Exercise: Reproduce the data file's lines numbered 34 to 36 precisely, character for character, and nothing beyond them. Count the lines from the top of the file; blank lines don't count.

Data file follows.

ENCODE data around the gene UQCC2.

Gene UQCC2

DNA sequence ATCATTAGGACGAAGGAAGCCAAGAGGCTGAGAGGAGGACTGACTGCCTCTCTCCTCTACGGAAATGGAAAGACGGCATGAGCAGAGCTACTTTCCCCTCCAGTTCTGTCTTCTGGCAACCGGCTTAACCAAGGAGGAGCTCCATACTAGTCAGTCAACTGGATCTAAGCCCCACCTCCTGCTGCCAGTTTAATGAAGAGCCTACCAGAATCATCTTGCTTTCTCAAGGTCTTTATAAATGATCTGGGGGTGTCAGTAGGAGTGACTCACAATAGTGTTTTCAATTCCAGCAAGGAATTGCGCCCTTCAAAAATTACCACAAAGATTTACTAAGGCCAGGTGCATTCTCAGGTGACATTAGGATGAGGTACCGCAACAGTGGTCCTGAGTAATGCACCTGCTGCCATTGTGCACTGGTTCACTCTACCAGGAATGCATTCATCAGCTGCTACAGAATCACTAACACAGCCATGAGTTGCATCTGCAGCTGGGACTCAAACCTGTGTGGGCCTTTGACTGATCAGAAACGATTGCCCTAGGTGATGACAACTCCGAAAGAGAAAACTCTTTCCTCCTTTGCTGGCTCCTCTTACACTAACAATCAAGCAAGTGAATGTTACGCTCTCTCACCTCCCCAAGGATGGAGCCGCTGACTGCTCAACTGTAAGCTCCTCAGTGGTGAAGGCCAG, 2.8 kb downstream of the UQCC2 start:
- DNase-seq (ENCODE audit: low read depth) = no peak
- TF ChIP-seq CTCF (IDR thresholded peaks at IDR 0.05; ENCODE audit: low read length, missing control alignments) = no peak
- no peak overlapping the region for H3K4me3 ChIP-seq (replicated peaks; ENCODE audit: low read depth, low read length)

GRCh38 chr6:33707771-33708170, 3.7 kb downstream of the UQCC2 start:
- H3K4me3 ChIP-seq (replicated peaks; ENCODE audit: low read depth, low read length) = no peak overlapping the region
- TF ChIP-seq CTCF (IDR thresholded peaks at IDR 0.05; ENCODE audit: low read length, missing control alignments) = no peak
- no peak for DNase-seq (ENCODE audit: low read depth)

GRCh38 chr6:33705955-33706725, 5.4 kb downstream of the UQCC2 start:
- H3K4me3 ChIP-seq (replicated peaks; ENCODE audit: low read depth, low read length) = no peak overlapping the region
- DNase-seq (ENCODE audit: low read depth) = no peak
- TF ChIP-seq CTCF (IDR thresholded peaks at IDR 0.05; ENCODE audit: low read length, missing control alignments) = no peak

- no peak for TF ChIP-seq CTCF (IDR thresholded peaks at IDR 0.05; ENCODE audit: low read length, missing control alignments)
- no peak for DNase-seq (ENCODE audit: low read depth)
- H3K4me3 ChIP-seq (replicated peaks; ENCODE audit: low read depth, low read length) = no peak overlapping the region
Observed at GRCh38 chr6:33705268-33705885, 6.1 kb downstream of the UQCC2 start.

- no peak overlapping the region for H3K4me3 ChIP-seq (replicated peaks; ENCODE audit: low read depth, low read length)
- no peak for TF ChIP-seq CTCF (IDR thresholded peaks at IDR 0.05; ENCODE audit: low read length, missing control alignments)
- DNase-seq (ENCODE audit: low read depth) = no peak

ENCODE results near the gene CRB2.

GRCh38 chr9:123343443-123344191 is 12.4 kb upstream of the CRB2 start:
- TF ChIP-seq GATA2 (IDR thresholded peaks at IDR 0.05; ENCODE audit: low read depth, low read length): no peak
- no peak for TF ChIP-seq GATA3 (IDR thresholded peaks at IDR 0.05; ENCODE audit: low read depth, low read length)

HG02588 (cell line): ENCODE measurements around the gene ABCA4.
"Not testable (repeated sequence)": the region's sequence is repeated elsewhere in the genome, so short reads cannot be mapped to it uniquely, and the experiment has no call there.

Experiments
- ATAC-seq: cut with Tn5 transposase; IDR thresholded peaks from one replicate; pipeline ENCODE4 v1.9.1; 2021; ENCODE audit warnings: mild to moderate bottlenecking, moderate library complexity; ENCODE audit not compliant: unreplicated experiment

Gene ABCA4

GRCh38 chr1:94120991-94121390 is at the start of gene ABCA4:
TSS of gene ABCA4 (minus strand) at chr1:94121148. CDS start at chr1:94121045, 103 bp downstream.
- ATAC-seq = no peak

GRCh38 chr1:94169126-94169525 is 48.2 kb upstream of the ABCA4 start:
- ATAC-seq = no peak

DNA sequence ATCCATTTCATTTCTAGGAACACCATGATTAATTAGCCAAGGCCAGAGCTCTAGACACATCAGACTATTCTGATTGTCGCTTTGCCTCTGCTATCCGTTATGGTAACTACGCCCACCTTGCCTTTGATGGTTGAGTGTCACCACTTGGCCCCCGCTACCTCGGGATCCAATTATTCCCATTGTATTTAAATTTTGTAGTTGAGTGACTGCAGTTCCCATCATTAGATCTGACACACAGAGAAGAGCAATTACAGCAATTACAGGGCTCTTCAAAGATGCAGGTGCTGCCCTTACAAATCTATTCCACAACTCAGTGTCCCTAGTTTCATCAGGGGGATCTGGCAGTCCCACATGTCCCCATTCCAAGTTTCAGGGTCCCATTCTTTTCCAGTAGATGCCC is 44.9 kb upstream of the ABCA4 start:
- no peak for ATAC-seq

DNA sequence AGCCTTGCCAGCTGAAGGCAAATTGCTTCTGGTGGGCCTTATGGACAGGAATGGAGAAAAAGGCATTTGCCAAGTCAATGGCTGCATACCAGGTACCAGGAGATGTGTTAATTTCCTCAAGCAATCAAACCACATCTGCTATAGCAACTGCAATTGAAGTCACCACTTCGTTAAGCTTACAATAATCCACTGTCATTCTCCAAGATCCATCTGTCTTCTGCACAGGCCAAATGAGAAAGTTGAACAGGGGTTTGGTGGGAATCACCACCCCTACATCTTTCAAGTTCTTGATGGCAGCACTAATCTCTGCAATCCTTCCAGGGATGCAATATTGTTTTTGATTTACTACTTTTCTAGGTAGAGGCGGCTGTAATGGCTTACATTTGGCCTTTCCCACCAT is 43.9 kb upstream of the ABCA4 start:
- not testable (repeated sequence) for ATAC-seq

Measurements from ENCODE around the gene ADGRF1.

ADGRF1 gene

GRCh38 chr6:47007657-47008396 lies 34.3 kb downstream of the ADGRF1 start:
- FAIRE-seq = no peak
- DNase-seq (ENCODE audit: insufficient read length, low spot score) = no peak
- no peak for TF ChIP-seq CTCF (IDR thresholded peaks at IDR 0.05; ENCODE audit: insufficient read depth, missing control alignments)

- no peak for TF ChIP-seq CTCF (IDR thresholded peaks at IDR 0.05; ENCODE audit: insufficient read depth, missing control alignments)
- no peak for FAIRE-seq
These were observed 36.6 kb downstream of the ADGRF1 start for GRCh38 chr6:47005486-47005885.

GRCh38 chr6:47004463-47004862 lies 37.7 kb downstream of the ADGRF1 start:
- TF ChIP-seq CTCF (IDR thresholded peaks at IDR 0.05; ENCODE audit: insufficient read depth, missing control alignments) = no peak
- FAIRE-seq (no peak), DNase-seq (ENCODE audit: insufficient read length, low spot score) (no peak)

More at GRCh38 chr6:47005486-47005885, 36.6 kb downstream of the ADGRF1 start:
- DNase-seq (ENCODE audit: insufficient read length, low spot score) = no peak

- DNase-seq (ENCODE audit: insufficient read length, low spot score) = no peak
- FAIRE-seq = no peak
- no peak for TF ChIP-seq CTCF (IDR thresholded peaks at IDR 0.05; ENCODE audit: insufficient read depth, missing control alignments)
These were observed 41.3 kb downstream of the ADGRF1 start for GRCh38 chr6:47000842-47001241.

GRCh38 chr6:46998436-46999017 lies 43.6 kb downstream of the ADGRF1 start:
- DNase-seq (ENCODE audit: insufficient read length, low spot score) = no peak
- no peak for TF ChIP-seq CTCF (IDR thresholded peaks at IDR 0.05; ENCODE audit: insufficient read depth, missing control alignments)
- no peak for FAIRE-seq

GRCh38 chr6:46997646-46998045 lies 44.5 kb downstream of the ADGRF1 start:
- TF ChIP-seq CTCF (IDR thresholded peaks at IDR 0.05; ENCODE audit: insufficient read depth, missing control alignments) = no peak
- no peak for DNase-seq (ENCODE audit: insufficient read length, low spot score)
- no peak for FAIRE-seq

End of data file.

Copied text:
GRCh38 chr1:94169126-94169525 is 48.2 kb upstream of the ABCA4 start:
- ATAC-seq = no peak

DNA sequence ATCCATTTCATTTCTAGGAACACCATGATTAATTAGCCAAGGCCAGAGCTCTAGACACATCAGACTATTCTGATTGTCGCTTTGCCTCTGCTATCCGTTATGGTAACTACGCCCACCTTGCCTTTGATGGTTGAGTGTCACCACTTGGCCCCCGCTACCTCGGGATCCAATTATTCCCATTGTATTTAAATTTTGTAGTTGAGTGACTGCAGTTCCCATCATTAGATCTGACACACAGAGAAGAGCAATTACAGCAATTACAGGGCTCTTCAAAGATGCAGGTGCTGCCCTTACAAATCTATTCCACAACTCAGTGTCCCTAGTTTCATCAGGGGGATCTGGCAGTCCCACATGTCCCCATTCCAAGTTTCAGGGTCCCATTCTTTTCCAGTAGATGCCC is 44.9 kb upstream of the ABCA4 start: